Today's Google doodle celebrates the birthday of Friedlieb Ferdinand Runge, the chemist who discovered the chemical caffeine. Since caffeine is one of the reasons that coffee is a superfood, Runge lies at the root of a great scientific tradition of studying the effects of coffee on the human body and brain. To honor him, here are some curious facts about his life:
Fact No. 1 Runge was born on February 9, 1894, during the same week that France abolished slavery, the U.S. Senate held its first public meeting, and Joseph Haydn's iconic 99th Symphony in E premiered. (It sounds much better if you drink an espresso while listening to it.) Before reading the rest of this column, go get a coffee, click the YouTube below, and listen to it while you read. (Just a suggestion.)
Fact No. 2 Runge grew up in Hamburg, Germany, which since 1189 had been a "Free Imperial City" with permission to set its own laws; it pioneered the German legal system starting all the way back in 1280. It was a pleasant city, full of churches and coffeehouses. Coffee was a preferred beverage for the upper classes.
Fact No. 3 Runge's first major discovery was that the dangerous poison belladonna (a.k.a. deadly nightshade) caused the eyes to dilate. Other effects of belladonna include dry mouth, blurred vision, red dry skin, fever, fast heartbeat, inability to urinate or sweat, hallucinations, spasms, mental problems, convulsions, and coma. All things considered, I'd rather have a cup of coffee.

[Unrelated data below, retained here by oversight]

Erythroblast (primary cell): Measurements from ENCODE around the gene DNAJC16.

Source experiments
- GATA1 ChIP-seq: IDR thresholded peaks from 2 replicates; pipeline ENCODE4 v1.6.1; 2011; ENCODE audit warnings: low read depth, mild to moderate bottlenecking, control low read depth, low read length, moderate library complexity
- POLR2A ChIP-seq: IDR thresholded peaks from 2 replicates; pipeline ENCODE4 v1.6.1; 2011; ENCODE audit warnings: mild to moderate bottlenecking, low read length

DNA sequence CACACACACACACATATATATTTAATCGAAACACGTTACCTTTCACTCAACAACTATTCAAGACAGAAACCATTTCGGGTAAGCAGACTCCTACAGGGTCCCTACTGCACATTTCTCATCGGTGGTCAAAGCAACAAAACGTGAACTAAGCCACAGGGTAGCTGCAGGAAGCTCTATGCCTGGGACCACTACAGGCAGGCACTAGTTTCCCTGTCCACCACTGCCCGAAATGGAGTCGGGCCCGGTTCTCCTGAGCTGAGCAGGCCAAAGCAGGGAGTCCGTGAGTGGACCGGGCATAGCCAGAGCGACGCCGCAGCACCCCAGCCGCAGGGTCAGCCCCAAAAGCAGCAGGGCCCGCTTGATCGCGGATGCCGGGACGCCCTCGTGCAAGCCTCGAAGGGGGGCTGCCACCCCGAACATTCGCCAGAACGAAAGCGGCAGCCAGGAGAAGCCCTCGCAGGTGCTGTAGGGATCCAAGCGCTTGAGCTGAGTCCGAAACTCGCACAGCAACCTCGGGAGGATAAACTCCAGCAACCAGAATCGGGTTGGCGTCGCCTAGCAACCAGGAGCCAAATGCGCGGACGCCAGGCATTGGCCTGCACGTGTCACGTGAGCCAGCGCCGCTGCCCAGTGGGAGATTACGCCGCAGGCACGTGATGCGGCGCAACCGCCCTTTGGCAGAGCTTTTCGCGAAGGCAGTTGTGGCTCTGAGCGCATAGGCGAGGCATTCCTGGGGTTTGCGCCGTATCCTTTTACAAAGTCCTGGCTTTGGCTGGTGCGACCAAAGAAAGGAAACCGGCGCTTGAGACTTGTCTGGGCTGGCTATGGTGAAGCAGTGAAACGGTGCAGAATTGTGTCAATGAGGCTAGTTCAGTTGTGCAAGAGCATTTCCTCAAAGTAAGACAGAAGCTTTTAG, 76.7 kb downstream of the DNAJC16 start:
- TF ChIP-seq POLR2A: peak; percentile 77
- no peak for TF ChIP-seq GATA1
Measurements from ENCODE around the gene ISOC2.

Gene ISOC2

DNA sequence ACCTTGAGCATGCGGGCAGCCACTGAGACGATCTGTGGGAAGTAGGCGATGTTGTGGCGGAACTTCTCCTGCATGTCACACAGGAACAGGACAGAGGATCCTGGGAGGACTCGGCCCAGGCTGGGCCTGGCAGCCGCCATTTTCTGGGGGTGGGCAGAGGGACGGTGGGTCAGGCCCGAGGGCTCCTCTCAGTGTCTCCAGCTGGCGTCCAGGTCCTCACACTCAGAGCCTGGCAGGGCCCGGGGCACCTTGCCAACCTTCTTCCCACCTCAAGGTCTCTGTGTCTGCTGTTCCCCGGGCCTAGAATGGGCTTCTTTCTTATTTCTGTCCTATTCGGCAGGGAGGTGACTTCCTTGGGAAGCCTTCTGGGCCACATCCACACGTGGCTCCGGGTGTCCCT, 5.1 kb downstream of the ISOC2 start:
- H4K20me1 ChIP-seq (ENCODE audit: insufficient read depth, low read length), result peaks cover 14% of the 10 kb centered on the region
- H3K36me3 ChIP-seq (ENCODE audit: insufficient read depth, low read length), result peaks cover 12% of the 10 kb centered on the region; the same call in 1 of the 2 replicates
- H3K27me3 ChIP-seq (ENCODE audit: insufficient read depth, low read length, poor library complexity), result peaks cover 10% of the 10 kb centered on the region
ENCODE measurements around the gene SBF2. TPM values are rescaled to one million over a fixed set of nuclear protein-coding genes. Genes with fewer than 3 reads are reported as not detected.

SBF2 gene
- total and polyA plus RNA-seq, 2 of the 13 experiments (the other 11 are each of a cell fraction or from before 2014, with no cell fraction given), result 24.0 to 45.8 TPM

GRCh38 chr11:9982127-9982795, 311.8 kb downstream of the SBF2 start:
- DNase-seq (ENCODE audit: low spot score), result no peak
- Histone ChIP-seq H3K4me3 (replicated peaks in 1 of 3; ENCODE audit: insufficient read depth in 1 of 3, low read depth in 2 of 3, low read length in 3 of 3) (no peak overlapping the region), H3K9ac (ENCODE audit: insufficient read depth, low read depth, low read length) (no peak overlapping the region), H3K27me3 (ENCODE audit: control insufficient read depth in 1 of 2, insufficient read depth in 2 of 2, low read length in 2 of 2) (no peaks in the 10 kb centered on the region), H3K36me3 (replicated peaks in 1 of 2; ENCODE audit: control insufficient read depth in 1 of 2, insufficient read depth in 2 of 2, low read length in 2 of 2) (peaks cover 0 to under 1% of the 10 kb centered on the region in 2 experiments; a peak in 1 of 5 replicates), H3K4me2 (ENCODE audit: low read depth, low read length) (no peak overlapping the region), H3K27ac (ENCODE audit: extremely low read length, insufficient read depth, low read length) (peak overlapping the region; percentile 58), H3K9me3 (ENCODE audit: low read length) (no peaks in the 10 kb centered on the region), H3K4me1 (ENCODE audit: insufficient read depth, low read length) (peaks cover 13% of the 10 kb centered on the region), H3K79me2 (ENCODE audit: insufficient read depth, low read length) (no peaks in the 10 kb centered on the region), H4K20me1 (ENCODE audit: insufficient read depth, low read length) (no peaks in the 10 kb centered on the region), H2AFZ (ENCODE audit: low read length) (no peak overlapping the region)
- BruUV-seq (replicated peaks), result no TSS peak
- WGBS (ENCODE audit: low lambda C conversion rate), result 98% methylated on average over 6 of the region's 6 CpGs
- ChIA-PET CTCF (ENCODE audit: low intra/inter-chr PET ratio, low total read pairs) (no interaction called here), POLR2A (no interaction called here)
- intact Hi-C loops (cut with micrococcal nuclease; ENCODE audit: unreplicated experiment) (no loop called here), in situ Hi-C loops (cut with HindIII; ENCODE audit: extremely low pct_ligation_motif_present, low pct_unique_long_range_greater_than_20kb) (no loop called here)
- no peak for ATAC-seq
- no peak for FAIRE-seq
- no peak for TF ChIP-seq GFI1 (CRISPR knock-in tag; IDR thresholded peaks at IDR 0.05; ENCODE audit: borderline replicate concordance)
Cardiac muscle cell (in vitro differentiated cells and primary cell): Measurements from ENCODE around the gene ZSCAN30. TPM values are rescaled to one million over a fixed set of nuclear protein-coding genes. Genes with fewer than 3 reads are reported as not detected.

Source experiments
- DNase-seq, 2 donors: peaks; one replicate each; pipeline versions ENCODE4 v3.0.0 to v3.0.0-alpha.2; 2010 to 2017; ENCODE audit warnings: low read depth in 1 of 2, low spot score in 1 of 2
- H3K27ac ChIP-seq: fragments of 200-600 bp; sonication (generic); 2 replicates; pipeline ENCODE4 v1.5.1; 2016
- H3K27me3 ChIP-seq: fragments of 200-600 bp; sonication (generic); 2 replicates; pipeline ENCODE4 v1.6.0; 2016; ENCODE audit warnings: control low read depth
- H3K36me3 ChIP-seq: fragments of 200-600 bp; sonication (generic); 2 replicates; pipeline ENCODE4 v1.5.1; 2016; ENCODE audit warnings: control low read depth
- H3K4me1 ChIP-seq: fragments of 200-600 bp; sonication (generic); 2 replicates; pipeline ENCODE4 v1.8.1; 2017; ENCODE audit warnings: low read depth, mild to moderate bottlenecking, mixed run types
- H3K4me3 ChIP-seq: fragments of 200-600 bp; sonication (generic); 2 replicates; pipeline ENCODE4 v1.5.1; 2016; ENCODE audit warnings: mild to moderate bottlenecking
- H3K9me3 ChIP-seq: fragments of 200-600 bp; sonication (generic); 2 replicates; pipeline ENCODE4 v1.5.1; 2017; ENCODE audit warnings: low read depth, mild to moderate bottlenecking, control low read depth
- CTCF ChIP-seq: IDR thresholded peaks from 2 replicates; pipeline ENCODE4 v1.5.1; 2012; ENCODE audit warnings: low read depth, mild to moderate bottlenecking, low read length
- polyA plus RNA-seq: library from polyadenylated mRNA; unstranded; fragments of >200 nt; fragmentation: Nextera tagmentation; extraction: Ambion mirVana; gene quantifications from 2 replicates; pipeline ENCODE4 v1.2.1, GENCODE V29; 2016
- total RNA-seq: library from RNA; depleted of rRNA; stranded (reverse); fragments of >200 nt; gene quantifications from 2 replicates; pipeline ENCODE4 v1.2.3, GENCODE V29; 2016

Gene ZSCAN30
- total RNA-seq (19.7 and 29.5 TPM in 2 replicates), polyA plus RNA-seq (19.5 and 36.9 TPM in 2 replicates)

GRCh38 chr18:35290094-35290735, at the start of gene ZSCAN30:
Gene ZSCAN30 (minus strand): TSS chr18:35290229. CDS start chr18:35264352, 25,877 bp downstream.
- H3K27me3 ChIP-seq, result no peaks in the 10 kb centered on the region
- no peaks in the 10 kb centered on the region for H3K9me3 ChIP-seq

Fact No. 4 Runge began investigating the effects of caffeine on the human body after being given a packet of coffee by Goethe, author of the 19th-century blockbuster The Sorrows of Young Werther, a titular character of which spends a great deal of time mooning over women whilst drinking coffee.
Fact No. 5 Runge taught chemistry at the University of Breslau, which was nearly destroyed by Napoleon, who was famously obsessed with coffee. According to contemporary observers, Napoleon "drank Coffee at all hours of the day, to revive his spirits and invigorate his body ... but for coffee Napoleon would never have been Emperor of France, or conqueror of Europe." Sounds about right, eh?
Fact No. 6 After leaving his teaching position, Runge worked for a chemical manufacturer for 18 years. However, he had a run-in with a manager who resented his talent and was dismissed without severance (as was common in those days). Back then, BTW, nobody drank coffee at the office; if you wanted a cup, you had to go to a coffeehouse.
Fact No. 7 Runge died in poverty 15 years later. He is memorialized by a statue in the city of Oranienburg that depicts him in front of some chemical equipment, but he seems to be reaching out his right hand to grab a cup of coffee. That's what I think anyway.
That's it, folks!